The next day, the whole valley has a potlatch hangover. At the Nuxalk band office I meet Wally Webber, Chief Councillor of the Nuxalk, whose grey shoulder-length hair and plain black-rimmed spectacles make him look like an aging hipster. Webber heads the Nuxalk elected government responsible for policy and welfare on the reserve. He also holds the hereditary title Snxiluulhla, a name that hails from “Sunny Village,” the land the band office stands on today.
We are joined by Ernie Tallio, the stout and soft-spoken manager of the Guardian Watchmen, a Nuxalk environmental stewardship program. We pile into his white GMC pickup and ride down to the wharf. At the docks, Blair Hans, 21 and Keith Windsor, 37, dressed in khaki Watchmen uniforms, are preparing their vessel, a brand-spanking-new boat custom-built in Oregon last year. Clyde Tallio, worn out from last night’s duties, is there too.
Hans is in his first season as a Watchman and has been on the receiving end of his fair share of pranks. One of his first days on the job, the Watchmen told Hans to “calibrate” the boat’s radar by sprinting back and forth on the dock, holding an antenna above his head. “Faster! Faster! It’s not working, faster!” they yelled, until they couldn’t control their laughter and Hans was sweaty and red with embarrassment.
Windsor has made his living out on the water since he was a young teen helping to run his grandfather’s gillnetter. For the greater part of two decades, he operated a pusher boat called the Vanishing Breed, fishing up and down the Pacific coast from Vancouver to Ketchikan, Alaska. But the industry has slowed in recent years. Fishermen have to travel further and further out to sea to net their catch—spending more time away from home while eking out a living on thin margins. Windsor stopped working in the commercial fishery five years ago to spend more time with his family. Two years ago, Ernie Tallio hired him as a Watchman. He recently completed training at Vancouver Island University and is now one of six employees in the program. From April to October, Ernie Tallio, Hans, Windsor and the Watchmen patrol the labyrinth of inlets, islands and fjords that comprise the Nuxalk homeland.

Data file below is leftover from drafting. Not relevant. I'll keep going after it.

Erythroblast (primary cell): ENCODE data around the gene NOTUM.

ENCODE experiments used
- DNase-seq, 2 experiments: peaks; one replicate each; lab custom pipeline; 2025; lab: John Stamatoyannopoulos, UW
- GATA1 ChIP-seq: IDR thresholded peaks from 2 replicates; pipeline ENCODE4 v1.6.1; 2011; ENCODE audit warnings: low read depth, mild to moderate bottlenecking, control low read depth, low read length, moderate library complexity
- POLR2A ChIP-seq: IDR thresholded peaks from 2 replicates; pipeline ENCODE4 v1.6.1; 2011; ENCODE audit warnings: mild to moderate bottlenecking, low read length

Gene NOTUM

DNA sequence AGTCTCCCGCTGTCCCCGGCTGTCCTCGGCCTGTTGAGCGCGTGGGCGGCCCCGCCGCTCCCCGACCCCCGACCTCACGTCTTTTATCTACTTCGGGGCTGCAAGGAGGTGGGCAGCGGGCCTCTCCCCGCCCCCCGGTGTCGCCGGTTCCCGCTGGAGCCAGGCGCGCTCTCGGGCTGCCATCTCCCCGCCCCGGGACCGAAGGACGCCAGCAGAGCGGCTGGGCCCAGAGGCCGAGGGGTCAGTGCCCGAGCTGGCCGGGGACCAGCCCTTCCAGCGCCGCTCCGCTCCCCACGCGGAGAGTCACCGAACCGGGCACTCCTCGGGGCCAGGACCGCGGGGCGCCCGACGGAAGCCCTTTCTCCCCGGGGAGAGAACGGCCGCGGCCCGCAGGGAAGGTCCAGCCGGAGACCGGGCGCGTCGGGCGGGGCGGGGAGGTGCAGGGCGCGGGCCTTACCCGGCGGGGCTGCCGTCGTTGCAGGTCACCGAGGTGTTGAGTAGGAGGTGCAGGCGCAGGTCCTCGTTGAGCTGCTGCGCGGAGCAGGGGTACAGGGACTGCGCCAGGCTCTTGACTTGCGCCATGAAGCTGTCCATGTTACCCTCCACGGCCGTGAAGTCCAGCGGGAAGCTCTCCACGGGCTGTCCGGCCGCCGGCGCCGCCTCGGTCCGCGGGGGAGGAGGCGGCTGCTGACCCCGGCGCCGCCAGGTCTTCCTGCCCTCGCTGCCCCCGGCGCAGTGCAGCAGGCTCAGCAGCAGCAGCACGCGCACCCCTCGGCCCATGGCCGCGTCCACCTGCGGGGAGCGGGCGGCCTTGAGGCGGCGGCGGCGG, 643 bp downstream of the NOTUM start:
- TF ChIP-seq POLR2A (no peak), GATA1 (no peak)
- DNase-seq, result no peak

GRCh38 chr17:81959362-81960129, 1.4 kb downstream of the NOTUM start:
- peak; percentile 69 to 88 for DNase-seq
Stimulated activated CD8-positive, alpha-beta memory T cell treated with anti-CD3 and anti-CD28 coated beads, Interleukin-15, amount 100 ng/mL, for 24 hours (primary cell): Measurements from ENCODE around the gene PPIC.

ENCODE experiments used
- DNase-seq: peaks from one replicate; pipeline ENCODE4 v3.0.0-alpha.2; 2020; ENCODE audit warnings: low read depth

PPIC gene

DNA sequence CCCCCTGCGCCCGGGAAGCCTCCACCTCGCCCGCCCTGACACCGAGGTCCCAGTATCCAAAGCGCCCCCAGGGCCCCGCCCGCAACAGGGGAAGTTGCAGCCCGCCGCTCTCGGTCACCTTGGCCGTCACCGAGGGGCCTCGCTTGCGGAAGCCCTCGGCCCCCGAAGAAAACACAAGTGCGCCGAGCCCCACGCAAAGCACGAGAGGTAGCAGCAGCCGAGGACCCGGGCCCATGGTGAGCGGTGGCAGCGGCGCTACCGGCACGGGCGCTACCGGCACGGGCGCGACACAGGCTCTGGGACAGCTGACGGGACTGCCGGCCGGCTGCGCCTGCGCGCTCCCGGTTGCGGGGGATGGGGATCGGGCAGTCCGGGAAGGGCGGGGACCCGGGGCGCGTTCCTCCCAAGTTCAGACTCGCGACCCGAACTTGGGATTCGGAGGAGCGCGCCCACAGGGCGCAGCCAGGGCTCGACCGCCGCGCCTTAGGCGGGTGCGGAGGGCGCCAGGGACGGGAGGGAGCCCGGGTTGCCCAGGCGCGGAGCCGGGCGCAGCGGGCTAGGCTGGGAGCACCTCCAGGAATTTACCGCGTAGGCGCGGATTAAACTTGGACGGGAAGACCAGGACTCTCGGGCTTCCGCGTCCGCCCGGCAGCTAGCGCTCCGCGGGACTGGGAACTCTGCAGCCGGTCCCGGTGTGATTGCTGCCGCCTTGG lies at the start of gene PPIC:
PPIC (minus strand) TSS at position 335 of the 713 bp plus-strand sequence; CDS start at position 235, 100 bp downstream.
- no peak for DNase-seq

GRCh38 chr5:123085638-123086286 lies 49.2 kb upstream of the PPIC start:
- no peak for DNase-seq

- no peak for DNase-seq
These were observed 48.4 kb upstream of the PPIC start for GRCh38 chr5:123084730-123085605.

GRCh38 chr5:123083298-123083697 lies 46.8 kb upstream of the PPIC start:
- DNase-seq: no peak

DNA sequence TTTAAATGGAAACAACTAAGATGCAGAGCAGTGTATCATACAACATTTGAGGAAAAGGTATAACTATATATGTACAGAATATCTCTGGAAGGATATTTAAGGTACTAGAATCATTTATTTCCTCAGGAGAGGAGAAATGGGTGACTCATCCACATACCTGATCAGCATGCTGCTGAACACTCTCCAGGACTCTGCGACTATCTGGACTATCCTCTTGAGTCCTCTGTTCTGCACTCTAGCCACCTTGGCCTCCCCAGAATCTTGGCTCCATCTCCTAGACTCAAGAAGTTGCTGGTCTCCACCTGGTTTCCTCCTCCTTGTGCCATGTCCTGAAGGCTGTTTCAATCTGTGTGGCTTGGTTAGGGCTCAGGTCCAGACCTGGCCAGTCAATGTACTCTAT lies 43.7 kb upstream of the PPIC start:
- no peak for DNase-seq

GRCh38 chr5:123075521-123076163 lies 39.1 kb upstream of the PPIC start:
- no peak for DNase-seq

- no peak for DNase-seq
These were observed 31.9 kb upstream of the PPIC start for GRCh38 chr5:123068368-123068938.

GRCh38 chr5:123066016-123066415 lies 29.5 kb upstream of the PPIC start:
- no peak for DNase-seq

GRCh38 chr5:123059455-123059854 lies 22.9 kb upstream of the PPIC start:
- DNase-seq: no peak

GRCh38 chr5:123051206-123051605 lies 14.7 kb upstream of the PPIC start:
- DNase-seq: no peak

The program provides secure jobs to Indigenous people in a region with few, but it offers more than just employment. As eyes and ears watching over water and land, the Watchmen are enacting a simple but potentially revolutionary principle: the return of territories and resources to Indigenous protection.
The Nuxalk program, established in 2010, was inspired by the pathbreaking Haida Watchmen initiative formalized in 1981. Today, Guardian programs draw on the Haida model, the Indigenous Rangers program piloted in Australia in 2007, and a growing network of similar initiatives across Canada. The Indigenous Guardians Toolkit, developed by The Nature
Conservancy of Canada in conjunction with Indigenous partners, counts more than 45 communities conducting Guardian activities across Canada. The 2017 federal budget includes $25 million over five years to fund more pilots.
As eyes and ears watching over water and land, the Watchmen are enacting a simple but potentially revolutionary principle: the return of territories and resources to Indigenous protection.